18 B2.3 What factors affect Heart Disease?

19 “Double Circulation” 1) Blood gets pumped from the heart to the lungs and picks up oxygen 2) The blood is then taken back to the heart which needs its own blood supply… 3) The heart pumps the blood to the intestine (where oxygen and glucose are removed)… 5) After the oxygen and glucose have been removed for respiration the blood is sent back to the heart and starts again 4) … and to the rest of the body (where oxygen is removed)

20 The Circulatory system
The circulatory system is responsible for pumping ______ around the body. We need blood to be taken around the body because blood contains ________ and _______. These are needed so that all the ____ in our bodies can produce _____ through _________. Blood is pumped at high pressure and measuring the pulse rate can tell us the heart rate. Words – energy, blood, glucose, respiration, oxygen, cells

21 Arteries, veins and capillaries
Arteries carry high pressure blood away from the heart. They have smaller lumen and no valves. Capillaries have thin walls (one cell thick) to allow glucose and oxygen to pass through. Also used to connect arteries to veins. “Lumen” Veins carry low pressure blood back to the heart. They have thinner, less elastic walls and have valves to prevent backflow of blood.

22 Measuring Blood Pressure
Blood pressure measurements are taken in terms of “Pressure when heart is contracting over pressure when heart is relaxed”. Healthy blood pressures are defined as being within a range, due to the fact that every person is different.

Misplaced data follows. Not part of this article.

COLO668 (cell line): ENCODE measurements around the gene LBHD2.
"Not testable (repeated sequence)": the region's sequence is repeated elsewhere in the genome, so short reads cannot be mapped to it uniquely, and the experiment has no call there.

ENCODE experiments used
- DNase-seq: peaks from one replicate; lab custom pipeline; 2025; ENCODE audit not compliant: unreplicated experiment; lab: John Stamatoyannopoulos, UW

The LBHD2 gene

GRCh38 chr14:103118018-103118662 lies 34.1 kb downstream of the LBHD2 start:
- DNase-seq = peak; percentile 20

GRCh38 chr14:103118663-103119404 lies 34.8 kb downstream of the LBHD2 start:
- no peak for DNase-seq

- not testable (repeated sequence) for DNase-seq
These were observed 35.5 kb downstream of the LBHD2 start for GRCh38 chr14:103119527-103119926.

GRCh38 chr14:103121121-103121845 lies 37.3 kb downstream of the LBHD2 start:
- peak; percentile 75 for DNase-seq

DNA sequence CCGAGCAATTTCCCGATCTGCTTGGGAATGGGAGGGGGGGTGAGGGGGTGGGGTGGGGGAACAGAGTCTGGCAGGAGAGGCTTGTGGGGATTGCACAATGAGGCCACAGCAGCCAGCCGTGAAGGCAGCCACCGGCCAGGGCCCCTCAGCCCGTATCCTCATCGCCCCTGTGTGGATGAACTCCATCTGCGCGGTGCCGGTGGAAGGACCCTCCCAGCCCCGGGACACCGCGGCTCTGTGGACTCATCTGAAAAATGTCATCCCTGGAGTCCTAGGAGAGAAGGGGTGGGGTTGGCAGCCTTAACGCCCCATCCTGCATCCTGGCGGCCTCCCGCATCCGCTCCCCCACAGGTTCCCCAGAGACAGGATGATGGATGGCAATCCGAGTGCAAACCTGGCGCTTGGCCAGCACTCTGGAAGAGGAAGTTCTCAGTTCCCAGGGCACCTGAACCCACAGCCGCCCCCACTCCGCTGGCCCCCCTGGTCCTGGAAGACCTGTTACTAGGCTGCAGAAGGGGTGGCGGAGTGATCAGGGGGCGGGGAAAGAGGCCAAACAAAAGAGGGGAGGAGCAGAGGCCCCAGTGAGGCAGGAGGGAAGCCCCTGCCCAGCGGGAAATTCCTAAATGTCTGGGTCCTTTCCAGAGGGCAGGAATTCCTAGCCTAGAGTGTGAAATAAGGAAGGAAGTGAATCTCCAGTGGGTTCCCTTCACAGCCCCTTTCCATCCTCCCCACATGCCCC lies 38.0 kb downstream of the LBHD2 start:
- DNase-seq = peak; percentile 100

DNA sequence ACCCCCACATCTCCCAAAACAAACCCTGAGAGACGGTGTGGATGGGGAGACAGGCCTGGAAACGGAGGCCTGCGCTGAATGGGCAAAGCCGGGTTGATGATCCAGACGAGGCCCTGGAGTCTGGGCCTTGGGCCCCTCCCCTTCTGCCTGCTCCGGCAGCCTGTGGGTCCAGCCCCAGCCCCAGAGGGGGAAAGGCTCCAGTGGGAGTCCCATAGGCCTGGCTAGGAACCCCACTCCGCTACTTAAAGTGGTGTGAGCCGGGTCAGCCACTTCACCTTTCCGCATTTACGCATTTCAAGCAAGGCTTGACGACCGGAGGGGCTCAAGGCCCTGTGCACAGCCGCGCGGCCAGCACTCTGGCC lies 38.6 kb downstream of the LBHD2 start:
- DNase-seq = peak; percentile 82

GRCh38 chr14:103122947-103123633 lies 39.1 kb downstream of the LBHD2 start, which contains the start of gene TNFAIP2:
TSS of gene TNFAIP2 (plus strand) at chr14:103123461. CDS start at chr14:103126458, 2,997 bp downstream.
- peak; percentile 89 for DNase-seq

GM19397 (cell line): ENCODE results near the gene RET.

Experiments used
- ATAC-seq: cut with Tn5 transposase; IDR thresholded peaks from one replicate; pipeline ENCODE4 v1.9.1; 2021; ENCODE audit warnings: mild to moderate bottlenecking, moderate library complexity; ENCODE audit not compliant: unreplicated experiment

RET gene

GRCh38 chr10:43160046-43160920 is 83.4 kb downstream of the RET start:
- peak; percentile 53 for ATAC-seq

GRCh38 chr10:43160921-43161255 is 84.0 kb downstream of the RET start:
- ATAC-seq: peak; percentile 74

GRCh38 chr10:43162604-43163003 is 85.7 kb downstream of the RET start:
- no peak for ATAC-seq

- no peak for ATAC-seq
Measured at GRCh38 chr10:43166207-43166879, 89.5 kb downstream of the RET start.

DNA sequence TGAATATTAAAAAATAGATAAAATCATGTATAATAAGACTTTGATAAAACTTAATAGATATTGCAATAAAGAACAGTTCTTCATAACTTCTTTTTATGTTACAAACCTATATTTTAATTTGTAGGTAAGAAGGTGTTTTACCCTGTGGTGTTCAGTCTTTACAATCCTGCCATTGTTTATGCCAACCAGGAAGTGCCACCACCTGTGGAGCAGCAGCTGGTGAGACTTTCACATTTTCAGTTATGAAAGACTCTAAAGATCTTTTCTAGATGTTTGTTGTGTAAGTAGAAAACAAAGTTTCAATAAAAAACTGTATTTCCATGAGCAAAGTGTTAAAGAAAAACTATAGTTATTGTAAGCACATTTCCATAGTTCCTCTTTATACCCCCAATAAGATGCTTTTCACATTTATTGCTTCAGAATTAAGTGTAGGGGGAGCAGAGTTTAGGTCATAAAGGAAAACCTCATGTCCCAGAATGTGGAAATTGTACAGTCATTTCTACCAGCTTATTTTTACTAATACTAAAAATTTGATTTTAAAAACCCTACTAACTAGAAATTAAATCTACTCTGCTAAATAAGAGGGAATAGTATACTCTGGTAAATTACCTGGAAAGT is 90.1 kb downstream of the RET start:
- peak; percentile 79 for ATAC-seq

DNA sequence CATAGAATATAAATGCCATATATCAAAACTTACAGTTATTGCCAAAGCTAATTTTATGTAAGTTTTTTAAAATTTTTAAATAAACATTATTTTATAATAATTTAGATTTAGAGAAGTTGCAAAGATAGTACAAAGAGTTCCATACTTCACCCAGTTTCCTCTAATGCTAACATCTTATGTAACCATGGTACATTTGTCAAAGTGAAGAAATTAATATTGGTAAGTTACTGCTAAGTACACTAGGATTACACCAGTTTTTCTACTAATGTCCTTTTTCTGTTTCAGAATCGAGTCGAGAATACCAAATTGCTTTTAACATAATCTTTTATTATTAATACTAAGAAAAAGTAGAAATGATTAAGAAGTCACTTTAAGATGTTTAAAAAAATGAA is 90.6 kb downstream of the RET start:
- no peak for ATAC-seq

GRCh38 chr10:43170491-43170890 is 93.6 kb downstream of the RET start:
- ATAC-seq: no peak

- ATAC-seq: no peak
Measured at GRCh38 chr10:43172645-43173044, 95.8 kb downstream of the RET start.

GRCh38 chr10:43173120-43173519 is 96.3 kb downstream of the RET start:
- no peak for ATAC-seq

23 Heart disease Cholesterol

24 Words – alcohol, burst, smoking, heart, fat
High Blood Pressure High blood pressure is a condition where the ______ and blood vessels experience extra strain. It can be caused by: Excess weight or lack of exercise High stress levels _____ Excess _______ Diets that are high in saturated ___, sugar or salt Long term high blood pressure can cause blood vessels to weaken or even ______ and can lead to heart disease. Words – alcohol, burst, smoking, heart, fat

25 Heart Disease and Lifestyle
Who is the most likely to die of heart disease in the next 20 years?

26 Words – smoking, exercise, genetic, saturated
Heart Disease Risks Clearly, the risk of heart disease depends on a number of factors: Lack of _________ Eating foods high in _________ fats ______ factors, e.g. if your parents had it Whether or not you _______ Factors that affect the risk of heart disease can be identified via large-scale genetic studies. Words – smoking, exercise, genetic, saturated

27 Drugs 25/03/2017 Why do people use illegal drugs?

28 Cannabis: Pros and cons
25/03/2017 In January 2004 cannabis was changed from a class B drug to a class C drug. Some people think that Cannabis should be made legal. What are the pros and cons of cannabis? Pros: Cons: